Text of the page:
In a community marked America’s fastest-growing hometown, The Villages is surrounded by construction. With expanding neighborhoods and new houses going up daily – this area demonstrates a unique need for trained craft professionals.
The Villages is an active adult retirement community for people aged 55 and above. With 32 square miles, over 100,000 residents, and a wide variety of shopping centers, restaurants and hospitals, the construction industry is booming. Luckily, The Villages Charter School (TVCS) recognized this and created a unique opportunity for students to get involved in the industry.
TVCS is a public charter school that runs from early childhood to high school. The school accepts students who live in The Villages or have parents who work within the community. In the 2019-2020 school year, the school had a record-breaking enrollment of 3,320 students, according to Principal Robin Grant.
The school is set up with 13 different academies, or career paths, that students can choose from when they enter their sophomore year of high school. Ranging from culinary arts to journalism to construction to engineering – these students begin pursuing their chosen career paths through certification or college courses. In 2017, the construction management academy was added to introduce students to one of the most prevalent fields around their community – construction.
“This is the perfect place to start a construction management program,” Grant said. “There is construction happening all around us. Neighborhoods are expanding and up to 250 new homes are built monthly, there is a need for people to join the industry.”
Additionally, as children of workers and contractors in The Villages, many of these students have parents who work in the industry. Pursuing the construction management track gives these students the chance to get a head start and continue the tradition of working in the industry.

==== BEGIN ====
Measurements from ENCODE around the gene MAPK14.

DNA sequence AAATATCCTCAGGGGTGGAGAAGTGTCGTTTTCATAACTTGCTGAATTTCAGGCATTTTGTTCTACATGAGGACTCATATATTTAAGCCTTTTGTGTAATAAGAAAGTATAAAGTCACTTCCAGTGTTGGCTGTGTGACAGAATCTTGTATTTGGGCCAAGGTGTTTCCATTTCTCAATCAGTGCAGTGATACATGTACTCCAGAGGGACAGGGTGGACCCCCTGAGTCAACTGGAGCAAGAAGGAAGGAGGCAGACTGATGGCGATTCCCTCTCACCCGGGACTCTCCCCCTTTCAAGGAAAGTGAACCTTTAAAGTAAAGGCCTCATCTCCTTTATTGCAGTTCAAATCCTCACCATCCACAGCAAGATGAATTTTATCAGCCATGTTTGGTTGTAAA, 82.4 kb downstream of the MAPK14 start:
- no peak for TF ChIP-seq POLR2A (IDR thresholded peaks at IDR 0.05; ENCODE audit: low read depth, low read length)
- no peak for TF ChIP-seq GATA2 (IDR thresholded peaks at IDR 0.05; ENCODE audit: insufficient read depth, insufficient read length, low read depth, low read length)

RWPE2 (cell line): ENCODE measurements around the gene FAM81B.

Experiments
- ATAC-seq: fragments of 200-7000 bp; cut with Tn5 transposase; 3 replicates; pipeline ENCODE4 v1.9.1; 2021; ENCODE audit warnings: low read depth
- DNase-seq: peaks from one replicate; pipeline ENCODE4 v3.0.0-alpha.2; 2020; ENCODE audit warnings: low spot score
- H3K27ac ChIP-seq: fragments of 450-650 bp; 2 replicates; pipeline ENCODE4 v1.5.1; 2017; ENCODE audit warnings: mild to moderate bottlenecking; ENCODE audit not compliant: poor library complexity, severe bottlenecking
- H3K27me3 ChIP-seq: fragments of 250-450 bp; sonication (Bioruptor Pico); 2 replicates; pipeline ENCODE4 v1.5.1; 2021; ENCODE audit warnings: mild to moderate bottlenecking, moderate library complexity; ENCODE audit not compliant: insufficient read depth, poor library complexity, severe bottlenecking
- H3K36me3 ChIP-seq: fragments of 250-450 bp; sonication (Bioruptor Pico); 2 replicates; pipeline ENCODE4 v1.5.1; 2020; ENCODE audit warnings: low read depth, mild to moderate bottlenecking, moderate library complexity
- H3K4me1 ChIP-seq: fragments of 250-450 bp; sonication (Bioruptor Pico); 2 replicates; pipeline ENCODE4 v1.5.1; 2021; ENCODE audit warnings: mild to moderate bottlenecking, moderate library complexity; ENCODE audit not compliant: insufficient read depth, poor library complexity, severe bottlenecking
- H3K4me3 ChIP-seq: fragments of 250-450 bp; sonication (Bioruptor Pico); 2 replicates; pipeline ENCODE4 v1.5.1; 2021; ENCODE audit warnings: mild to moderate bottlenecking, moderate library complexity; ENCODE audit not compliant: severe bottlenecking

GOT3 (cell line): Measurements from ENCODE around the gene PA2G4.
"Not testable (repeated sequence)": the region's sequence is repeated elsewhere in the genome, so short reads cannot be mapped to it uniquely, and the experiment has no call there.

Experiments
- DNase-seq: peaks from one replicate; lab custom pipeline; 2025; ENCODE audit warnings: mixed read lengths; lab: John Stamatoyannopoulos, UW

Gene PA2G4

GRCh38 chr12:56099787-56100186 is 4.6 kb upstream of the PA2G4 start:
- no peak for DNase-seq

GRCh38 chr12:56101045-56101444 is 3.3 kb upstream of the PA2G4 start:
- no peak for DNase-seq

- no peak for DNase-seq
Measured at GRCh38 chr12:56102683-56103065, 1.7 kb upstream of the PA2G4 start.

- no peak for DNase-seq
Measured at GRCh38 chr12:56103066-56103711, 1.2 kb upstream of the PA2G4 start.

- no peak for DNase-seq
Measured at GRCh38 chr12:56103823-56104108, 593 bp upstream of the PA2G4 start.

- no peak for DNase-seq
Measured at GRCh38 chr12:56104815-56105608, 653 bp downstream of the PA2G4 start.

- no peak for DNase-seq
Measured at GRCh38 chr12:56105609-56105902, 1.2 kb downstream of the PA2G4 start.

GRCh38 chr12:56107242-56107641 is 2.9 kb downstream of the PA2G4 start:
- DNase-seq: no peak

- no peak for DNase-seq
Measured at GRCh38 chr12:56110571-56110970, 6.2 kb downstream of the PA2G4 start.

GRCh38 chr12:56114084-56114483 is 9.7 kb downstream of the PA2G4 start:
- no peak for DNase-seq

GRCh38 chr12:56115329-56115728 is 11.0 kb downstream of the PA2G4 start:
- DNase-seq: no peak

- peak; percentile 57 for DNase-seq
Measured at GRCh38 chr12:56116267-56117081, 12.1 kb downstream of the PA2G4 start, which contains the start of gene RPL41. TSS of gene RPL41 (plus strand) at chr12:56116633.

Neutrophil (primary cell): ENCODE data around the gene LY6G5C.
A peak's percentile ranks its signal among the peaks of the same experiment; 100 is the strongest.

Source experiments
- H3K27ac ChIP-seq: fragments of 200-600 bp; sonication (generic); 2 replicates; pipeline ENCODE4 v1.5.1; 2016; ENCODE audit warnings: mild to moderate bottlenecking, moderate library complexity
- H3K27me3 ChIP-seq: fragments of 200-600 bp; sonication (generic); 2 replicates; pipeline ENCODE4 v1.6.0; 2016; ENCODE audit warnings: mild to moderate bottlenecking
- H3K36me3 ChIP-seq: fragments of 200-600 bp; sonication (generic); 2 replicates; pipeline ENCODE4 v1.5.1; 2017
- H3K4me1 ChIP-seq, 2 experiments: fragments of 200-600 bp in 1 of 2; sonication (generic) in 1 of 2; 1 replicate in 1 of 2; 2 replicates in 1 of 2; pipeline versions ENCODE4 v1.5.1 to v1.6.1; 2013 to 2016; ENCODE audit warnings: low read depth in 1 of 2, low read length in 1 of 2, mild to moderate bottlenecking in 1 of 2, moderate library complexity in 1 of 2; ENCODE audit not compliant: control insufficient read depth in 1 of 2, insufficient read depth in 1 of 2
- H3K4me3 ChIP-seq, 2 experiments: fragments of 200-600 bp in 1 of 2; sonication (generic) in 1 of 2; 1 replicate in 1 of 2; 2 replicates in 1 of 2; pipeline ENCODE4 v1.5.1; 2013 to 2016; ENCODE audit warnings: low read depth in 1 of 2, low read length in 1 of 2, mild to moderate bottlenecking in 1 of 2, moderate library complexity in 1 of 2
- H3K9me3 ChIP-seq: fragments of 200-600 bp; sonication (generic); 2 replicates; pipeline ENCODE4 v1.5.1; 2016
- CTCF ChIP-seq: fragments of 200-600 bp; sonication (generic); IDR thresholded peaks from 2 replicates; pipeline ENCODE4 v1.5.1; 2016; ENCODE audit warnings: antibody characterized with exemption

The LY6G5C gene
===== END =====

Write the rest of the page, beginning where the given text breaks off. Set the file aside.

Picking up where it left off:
Because the program is just starting out, construction teacher Bruce Haberle is still refining it for his students. Haberle wants to do three things for his students: prepare them, get them in the industry and set them up for success in their career.
Since he started in 2018, Haberle switched the class curricula to utilize NCCER textbooks and training. In a student’s first year in the academy, they will complete OSHA 10 training and Core Curriculum. The following year, students complete Carpentry 1 while working on a special project.
Each year, Haberle’s senior class helps construct a home off-site for Habitat for Humanity. This project gives students a platform to practice the skills they are learning with real-life applications like reading blueprints, working on a schedule and keeping an efficient pace. In their senior year, students are able to see what a career in construction is really like. This year, students worked to construct a 1,200-square-foot, 3-bedroom, 2-bathroom home.
Pushing to teach his students real-life applications of construction concepts, Haberle relies on the Habitat for Humanity project and entry-way pop quizzes. As students enter his classroom, he will ask them to split measurements or do simple math in their head. Overtime, this ensures that students are consistently improving their construction math and making it second nature.
Though the program is still young, it has growing enrollment and continued success in placing students in the industry. Haberle contributes a lot of this success to the program’s backing by the six top contractors in The Villages. Coined “The Big Six,” they sit on a board and support the program with insight, tools, supplies and monetary backing.
“They are the lifeline of the program,” Haberle said. “They are always asking us what we need, they’re always ready to help out.”
As Haberle looks to expand the program and search for more partnerships in the community, he is hopeful that the program will provide students with a critical pathway to a career in construction. During its growth, he is hoping to tailor the program to suit the needs of the community and local construction industry.
“I just want to give my kids the biggest chance I can,” Haberle said.